The counsel for the plaintiff, within three days of the bringing in of the verdict, and at the same term of the court, procured the affidavits of all the members of the jury to the effect that they all agreed upon a verdict for the plaintiff for the full amount claimed, and interest, but being uncertain as to the exact amount stated by the court made out a sealed verdict for the plaintiff, which each signed, supposing that the correct amount would be inserted at the opening of the court on receipt of their verdict, and each juror said it was his intention to find a verdict for the plaintiff for the full amount stated by the court. Upon these affidavits, and upon a copy of a charge of the judge, and upon the pleadings and the affidavit of the plaintiff's attorney, and at the same term of the court, on the twelfth of March, an order to show cause was granted, returnable on the fourteenth instant, why the verdict should not be amended by adding to the same the words, "for the sum of eight hundred and forty-eight dollars," after the words, "We find herein a verdict for the plaintiff." On return of the said order the court made the amendment asked for.
There is no conflict in the record as to the main facts. It is nowhere denied that the charge of the judge correctly stated the issue between the parties, nor is there any claim made that if the plaintiff were entitled to recover at all he might properly recover any other than the precise sum stated by the court.
The only question in the case now before us arises upon these conceded facts, and it is simply whether the plaintiff shall have the benefit of the verdict of the jury by merely adding to its written portion the amount really agreed upon by them and which it is conceded on all hands the plaintiff was legally entitled to, if entitled to a verdict in his favor at all. It is said that the affidavits of the jurors were obtained ex parte, and three days after the verdict was actually rendered, and that to allow such an amendment is to throw open the doors to much loose practice and to bring questions before the court of a nature to require an investigation into the transactions or proceedings of the jury room, which can be determined only by ex parte affidavits or statements, and that, in short, to grant such an amendment would be most impolitic and would establish a bad precedent.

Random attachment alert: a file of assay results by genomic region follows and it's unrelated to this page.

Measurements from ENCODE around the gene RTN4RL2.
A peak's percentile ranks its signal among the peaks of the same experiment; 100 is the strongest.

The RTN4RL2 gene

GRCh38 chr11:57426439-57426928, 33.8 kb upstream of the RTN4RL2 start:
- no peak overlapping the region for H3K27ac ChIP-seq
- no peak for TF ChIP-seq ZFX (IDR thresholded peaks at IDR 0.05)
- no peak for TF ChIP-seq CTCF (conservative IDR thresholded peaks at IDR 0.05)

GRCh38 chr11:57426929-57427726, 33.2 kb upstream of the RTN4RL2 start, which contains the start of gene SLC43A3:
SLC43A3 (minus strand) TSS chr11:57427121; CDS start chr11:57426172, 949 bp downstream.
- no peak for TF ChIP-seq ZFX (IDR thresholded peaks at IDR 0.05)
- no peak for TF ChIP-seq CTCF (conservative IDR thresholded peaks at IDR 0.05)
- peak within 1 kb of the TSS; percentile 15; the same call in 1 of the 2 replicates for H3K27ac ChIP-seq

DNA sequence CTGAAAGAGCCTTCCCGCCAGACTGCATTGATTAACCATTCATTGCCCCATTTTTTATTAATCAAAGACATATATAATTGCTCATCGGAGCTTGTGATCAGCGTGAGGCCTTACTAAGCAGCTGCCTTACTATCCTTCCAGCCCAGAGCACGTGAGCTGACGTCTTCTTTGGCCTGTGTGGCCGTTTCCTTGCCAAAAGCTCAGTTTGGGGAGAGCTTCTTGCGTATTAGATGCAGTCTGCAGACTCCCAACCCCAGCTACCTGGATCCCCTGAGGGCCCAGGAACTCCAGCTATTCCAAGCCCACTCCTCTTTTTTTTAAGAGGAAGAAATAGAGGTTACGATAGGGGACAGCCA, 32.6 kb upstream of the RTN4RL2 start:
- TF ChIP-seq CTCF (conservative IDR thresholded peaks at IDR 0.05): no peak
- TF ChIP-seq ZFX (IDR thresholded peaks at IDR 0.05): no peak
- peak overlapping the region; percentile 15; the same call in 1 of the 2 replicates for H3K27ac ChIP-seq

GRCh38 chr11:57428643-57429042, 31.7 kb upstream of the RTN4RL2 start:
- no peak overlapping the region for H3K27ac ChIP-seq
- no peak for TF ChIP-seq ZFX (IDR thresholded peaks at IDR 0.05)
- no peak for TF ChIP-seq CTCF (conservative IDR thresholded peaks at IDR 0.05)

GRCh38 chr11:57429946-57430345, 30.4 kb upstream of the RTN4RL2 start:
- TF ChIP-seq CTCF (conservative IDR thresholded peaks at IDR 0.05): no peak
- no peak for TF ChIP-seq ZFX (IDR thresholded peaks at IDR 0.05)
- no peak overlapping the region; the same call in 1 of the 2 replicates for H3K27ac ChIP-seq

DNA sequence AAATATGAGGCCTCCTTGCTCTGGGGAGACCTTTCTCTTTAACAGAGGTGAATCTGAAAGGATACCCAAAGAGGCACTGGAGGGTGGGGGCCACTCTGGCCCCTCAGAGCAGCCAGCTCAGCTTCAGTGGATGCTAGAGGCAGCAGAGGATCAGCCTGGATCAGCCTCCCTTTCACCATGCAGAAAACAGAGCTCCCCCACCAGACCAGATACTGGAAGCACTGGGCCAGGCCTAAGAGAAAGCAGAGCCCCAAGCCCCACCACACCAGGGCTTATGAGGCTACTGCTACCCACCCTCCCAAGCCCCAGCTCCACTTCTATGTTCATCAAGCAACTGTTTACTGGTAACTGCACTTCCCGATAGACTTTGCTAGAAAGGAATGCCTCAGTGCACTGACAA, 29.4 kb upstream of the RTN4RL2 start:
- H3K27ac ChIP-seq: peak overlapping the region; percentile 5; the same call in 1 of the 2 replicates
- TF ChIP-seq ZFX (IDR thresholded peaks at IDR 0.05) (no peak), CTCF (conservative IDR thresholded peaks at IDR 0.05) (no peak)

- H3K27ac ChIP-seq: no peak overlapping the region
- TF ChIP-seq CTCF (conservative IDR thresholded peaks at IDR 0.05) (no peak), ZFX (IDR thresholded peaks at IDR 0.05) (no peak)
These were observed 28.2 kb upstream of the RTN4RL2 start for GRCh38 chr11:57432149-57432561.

In following rules of practice for the due and orderly administration of the law, care should be taken that justice is not smothered by a too slavish adherence to the mere forms and technicalities of procedure. A slight attention to the facts in this case, it seems to us, will give the best and indeed a perfectly conclusive answer to these objections. Here we have an action to recover a certain amount upon contract. There is no element of unliquidated damages in it. The plaintiff is entitled to recover a sum certain, known, conceded, if entitled to recover anything. The only issue in the case is one as to what the contract was, and if not what the plaintiff alleged it to be, then the defendant was entitled to a verdict. This is acquiesced in and conceded by the defendant. The judge so charges, and states the precise sum that the plaintiff is entitled to if he has a verdict in his favor. The jury agree upon a verdict and write it down in favor of the plaintiff, in accordance with the agreement arrived at by them, and they agree upon the sum named by the court. In such a case of absolutely uncontradicted facts, where a certain, definite, conceded amount follows a verdict for the plaintiff as certainly as the night follows the day, it seems to me a mere travesty or mockery of justice to hold that no legal verdict has been arrived at, that the court is powerless to aid, and that the plaintiff must lose the benefit of the trial and the verdict actually agreed upon, and both parties must be put to the expense of proceeding de novo to a trial of the cause. Where the conceded facts are such as this case shows, I am quite certain that no bad precedent can be adduced from the court interfering to aid a verdict in regard to the meaning of which there cannot upon the facts be room for two opinions.
It is said that the fixing of the amount is an integral part of a verdict, and that the jury would have had power to have found a verdict for the plaintiff and to have given him a less than the conceded sum due him, if entitled to any verdict.